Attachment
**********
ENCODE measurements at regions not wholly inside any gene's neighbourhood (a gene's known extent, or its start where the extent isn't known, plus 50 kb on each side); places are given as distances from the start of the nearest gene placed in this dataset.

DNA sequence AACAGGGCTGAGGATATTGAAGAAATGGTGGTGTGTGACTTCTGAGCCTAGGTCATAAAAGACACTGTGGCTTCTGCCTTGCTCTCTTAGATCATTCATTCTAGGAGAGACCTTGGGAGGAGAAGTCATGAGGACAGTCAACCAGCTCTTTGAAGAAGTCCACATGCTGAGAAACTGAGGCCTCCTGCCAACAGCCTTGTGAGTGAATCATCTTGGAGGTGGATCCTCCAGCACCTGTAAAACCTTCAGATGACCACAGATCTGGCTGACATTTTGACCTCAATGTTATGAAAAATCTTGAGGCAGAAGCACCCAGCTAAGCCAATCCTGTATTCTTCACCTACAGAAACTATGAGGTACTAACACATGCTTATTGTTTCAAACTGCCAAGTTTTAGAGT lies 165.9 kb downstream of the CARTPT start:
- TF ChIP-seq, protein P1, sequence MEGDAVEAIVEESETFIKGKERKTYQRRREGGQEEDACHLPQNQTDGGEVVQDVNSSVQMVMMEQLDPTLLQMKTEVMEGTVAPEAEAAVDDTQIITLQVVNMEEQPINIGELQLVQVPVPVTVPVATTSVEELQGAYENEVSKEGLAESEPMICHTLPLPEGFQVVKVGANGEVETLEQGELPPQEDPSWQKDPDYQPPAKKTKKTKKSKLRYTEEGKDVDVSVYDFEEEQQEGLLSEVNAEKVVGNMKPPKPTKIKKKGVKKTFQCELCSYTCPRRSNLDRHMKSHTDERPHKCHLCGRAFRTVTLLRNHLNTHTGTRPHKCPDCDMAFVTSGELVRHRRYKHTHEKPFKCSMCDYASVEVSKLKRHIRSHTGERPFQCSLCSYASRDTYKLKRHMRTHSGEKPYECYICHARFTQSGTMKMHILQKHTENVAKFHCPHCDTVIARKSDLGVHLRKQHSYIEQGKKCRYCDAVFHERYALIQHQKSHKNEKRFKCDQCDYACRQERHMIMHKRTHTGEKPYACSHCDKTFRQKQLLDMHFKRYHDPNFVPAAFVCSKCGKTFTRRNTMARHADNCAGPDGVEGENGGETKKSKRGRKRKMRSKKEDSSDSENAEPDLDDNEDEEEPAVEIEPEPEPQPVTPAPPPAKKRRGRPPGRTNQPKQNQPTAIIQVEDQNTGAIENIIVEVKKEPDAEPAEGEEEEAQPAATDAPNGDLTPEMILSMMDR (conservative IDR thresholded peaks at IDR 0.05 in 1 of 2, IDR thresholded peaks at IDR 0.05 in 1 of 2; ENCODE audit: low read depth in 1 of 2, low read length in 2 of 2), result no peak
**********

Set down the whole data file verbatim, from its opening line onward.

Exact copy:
ENCODE measurements at regions not wholly inside any gene's neighbourhood (a gene's known extent, or its start where the extent isn't known, plus 50 kb on each side); places are given as distances from the start of the nearest gene placed in this dataset.

DNA sequence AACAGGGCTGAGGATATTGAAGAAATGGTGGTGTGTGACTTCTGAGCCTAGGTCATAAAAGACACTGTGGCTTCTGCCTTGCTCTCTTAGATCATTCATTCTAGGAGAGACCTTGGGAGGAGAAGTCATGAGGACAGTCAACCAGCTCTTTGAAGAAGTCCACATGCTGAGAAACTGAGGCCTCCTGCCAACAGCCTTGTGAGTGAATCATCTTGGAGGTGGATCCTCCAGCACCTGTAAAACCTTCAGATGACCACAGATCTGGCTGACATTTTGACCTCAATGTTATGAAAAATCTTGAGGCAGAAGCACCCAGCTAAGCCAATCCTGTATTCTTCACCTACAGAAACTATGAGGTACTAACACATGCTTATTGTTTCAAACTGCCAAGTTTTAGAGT lies 165.9 kb downstream of the CARTPT start:
- TF ChIP-seq, protein P1, sequence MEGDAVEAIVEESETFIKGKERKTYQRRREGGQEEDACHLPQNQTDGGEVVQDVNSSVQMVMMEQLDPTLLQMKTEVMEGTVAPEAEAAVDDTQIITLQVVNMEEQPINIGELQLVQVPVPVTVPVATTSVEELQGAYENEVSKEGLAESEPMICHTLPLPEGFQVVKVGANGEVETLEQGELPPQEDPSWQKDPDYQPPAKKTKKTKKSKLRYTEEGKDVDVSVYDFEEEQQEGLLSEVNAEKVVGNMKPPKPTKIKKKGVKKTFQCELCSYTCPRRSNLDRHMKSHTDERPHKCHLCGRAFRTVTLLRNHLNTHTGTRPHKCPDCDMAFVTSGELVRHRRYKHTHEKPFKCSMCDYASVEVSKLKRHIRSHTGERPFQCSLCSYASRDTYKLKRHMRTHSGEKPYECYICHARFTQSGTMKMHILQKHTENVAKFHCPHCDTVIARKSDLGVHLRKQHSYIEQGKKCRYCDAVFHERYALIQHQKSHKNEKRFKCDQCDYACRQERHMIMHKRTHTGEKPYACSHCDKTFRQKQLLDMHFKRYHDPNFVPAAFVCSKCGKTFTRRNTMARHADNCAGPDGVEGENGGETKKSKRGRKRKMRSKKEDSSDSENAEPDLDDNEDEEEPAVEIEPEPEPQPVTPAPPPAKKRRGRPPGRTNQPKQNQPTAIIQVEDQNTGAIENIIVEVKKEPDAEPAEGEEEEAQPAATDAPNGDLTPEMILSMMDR (conservative IDR thresholded peaks at IDR 0.05 in 1 of 2, IDR thresholded peaks at IDR 0.05 in 1 of 2; ENCODE audit: low read depth in 1 of 2, low read length in 2 of 2), result no peak